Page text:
I recently came across a blog post with some tips for writing that included a few phrases that sounded strange to me. It offered some good basic tips and tricks for those looking to get started, but these phrases struck me as a bit unhelpful: they were headings that advised to “choose a writing style” and to “choose what kind of writer you are.”
I find them unhelpful because they presume that these are things you can do easily at the beginning of your writing journey, like picking items off a menu at a restaurant. “Yes, I’ll have the declarative style and my two sides will be an analytic approach and a dry humorous undertone.”
In reality, finding your own writing voice is a process of discovery. You may have an idea that you want to be declarative while using analysis and humor, but it will still take time to develop your unique approach that will make use of those things. Or, on the other hand, you may discover that one or more of those don’t work for you; that they aren’t really you after all.
And so, rather than making such decisions about your writing voice from the outset and striving to make it happen no matter what, the process of discovering your own style may take you someplace you never expected. It may include some of your original aspirations, but it will likely also bring in elements you never expected. Please note: this is a good thing.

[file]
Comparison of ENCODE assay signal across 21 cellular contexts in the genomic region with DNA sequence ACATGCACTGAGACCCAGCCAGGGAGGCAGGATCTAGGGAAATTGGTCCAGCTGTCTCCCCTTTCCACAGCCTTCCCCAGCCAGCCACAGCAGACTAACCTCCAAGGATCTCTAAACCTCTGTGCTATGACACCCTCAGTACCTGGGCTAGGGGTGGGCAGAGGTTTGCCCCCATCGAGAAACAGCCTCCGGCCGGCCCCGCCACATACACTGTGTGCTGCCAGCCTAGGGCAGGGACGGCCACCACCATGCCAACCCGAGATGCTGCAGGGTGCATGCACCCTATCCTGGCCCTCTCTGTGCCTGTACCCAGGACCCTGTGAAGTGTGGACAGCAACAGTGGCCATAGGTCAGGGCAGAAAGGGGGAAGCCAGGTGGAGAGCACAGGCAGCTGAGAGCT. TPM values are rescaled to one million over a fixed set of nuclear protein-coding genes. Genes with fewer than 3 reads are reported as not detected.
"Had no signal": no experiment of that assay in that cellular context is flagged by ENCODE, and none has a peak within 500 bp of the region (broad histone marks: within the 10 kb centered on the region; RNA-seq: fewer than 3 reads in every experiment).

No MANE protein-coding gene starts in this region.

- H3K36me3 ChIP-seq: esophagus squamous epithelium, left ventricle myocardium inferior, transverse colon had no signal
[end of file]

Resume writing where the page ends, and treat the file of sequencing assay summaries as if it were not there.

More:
So what does that process of discovery entail, anyway? Here are some of the most common features and necessities.
Write, write, write. There’s no getting around this. To call yourself a writer, you actually need to write. And the more you write, the more you’ll discover the type of techniques that most suit you. And I don’t mean that you need to churn out masterpieces every time you sit down…far from it. Get a cheap notebook, set a timer, and just write whatever pops into your head for a while every day. A popular version of this is Julia Cameron’s Morning Pages, but it doesn’t have to be that specifically. The point is that writers need to practice as much as anyone else, and practice is how you figure out your own personal style.
Imitate your favorites. A big part of the reason you initially set out to be a certain kind of writer likely is because you enjoy reading that style from others. The main thesis of Austin Kleon’s book Steal Like An Artist is that all artists steal concepts and techniques from others–they were first inspired to create from others, after all. Most musicians begin learning by sitting in their bedroom playing along to their favorite bands, and in a similar way a writer may begin by “playing along” with their favorite authors, essayists, and poets.
Tweak according to your own taste. The more you write (see Point 1), the more you move away from imitating others. As time goes on, you figure out what works best for you and what you can’t quite pull off. At the same time, you discover new separate things that you like doing and mix those in as well. All of this together contributes to your own evolution.
Choosing your writing voice up front is a nice aspiration to have. But where you start will most likely not be where you end up. But that journey of discovery is necessary and will lead to you finding your own unique voice, which the world needs much more than 1) a mere imitation of someone else, and/or 2) a writer who doesn’t actually enjoy or believe in their own style.
Embrace the journey, and see where it takes you.